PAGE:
Japanese physicist Akira Tonomura, a fellow at electronics giant Hitachi Ltd. tipped for years as a Nobel Prize contender, died of pancreatic cancer early Wednesday at a hospital in Hidaka, Saitama Prefecture, sources said. He was 70.
Tonomura is known for developing electron holography for observing microscopic structures of matter using the wave nature of electrons and confirming the so-called Aharonov-Bohm effect, whose existence had long been disputed among physicists.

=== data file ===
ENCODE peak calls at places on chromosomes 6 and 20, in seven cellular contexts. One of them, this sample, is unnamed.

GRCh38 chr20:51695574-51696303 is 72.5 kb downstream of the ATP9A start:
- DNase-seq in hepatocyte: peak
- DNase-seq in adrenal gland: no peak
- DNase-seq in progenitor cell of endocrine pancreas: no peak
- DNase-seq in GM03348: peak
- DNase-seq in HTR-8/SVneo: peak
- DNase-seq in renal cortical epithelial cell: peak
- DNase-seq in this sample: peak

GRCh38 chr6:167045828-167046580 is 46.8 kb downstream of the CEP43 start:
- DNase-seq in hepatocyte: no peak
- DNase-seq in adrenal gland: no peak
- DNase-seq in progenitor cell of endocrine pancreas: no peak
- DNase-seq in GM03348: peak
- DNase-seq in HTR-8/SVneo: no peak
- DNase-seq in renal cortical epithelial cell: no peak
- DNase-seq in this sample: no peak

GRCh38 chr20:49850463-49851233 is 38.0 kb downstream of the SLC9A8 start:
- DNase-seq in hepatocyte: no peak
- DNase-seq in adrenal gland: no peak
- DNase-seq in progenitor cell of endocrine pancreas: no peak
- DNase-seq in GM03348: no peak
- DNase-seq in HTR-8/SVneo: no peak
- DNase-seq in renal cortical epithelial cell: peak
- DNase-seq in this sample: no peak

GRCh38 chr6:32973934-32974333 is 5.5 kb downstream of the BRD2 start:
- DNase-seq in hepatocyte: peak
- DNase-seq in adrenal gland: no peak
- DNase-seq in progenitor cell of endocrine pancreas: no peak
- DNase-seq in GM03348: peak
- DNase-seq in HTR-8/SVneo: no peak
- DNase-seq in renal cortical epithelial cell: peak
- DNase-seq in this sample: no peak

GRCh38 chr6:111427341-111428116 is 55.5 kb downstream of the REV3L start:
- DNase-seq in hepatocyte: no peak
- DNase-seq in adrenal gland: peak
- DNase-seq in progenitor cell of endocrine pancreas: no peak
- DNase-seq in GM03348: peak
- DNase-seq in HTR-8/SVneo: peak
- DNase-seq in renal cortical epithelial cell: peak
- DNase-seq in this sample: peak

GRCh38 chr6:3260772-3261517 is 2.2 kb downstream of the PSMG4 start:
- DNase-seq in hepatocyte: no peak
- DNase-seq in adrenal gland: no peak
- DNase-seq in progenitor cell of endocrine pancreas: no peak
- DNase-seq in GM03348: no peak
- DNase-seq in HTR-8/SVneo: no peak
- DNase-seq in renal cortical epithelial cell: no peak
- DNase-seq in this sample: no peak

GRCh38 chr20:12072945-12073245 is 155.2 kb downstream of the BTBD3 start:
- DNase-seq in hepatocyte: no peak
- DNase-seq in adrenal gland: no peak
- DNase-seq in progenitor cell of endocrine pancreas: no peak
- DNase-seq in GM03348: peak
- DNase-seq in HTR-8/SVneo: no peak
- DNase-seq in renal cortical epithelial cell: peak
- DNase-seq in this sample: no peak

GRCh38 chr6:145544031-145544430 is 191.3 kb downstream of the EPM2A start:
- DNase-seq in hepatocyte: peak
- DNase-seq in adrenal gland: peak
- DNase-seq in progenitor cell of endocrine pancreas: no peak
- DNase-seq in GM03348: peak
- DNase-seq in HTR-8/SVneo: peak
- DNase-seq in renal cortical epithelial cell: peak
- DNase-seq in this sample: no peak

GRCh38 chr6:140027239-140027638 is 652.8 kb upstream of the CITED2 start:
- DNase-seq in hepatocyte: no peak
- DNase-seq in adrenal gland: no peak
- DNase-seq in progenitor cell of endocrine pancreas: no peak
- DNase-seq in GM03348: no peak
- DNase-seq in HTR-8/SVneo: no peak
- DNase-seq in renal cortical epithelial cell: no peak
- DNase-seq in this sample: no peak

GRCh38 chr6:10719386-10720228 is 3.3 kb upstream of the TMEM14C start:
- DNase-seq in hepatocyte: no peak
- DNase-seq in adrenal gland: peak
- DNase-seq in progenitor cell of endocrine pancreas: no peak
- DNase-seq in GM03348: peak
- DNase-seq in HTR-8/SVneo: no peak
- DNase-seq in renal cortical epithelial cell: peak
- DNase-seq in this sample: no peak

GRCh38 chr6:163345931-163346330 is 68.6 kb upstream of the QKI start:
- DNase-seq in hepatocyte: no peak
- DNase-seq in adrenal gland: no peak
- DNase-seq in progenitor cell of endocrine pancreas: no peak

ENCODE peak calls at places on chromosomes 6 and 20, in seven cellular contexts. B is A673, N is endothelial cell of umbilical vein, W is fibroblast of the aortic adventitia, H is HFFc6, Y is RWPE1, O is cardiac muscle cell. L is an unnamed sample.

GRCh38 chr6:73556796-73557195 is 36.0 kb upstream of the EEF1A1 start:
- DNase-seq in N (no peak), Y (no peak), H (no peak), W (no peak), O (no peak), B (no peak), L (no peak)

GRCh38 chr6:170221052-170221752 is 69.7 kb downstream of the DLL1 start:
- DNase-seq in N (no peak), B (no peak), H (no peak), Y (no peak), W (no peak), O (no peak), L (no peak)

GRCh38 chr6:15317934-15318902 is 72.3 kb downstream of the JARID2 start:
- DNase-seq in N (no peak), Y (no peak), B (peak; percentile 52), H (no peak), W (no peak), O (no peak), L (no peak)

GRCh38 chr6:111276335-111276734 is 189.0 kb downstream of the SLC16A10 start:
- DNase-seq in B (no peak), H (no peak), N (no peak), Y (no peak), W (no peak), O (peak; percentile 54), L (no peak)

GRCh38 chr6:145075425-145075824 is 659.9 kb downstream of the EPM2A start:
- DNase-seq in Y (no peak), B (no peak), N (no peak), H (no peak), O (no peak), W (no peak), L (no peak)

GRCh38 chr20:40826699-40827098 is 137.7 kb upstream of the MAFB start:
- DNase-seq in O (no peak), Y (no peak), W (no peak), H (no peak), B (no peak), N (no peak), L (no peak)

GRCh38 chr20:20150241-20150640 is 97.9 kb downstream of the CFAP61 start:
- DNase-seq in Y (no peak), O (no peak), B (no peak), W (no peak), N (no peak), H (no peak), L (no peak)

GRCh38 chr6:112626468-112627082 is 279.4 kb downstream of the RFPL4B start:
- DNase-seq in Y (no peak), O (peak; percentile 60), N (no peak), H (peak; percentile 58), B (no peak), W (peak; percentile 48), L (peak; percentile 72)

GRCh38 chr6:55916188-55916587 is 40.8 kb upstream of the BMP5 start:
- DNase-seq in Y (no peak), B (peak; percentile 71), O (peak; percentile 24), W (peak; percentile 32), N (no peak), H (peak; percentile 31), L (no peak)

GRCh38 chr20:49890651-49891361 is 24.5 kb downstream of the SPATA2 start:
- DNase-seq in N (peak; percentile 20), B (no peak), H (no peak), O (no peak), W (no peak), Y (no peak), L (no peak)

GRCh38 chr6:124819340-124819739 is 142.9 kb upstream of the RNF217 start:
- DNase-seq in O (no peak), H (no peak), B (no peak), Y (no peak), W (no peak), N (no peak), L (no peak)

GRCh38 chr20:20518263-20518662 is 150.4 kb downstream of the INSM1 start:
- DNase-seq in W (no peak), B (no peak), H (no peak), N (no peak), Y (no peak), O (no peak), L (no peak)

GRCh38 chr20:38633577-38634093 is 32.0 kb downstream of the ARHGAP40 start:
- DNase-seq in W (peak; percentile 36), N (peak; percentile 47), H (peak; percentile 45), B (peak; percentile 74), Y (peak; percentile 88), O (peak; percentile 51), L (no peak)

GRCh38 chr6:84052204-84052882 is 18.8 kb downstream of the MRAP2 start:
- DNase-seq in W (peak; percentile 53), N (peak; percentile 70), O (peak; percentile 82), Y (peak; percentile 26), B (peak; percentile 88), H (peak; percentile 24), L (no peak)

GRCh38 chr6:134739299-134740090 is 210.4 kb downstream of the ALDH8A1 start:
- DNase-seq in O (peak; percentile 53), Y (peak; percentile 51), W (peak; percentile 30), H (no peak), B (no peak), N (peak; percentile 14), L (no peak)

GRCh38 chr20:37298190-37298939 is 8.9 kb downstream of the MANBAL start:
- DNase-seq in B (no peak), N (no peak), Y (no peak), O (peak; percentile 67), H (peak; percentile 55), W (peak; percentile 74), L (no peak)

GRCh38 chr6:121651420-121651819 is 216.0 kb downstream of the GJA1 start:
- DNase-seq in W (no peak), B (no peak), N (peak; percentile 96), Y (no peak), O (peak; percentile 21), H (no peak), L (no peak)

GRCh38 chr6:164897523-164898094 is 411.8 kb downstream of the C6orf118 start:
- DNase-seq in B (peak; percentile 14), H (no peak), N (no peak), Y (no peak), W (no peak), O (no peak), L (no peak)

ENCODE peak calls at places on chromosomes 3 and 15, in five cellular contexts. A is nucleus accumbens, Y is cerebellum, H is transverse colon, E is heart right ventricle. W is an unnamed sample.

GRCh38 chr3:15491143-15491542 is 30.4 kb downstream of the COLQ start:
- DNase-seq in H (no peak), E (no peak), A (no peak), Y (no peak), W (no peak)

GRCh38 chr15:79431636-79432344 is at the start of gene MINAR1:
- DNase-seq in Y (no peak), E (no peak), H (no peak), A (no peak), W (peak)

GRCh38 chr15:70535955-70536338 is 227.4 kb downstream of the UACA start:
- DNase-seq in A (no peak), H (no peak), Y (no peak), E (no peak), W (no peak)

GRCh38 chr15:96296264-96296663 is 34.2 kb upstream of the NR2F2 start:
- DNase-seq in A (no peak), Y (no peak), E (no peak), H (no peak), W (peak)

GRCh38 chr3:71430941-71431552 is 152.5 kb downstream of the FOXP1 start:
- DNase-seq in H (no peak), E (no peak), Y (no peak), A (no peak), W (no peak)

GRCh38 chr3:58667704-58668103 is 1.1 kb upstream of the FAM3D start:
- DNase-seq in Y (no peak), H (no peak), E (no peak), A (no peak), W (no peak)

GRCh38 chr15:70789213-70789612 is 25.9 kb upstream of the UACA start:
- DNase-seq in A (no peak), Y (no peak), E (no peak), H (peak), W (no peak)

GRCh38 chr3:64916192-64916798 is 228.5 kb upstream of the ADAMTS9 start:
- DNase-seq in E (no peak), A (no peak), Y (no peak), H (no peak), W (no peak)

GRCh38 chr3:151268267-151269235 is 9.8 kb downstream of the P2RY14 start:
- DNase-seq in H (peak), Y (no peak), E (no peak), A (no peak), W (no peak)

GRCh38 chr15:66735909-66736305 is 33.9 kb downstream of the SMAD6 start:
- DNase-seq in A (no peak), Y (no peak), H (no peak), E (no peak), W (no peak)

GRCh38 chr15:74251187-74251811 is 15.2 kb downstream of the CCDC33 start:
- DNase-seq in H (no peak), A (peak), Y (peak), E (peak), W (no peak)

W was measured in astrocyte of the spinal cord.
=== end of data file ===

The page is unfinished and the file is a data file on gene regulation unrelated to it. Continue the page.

A native of Hyogo Prefecture, Tonomura joined Hitachi in 1965 after graduating from the University of Tokyo and soon began engaging in the development of the electron microscope at a laboratory of the company.
His confirmation of the Aharonov-Bohm effect, in which electrons are physically affected when passing through a space free from magnetic fields, through experiments during the 1980s elevated him to the ranks of physicists viewed as candidates for the Nobel Prize.
Selected as a person of cultural merit, Tonomura was given the Nishina Memorial Prize, the Japan Academy Prize and the U.S. Benjamin Franklin Medal, among other awards.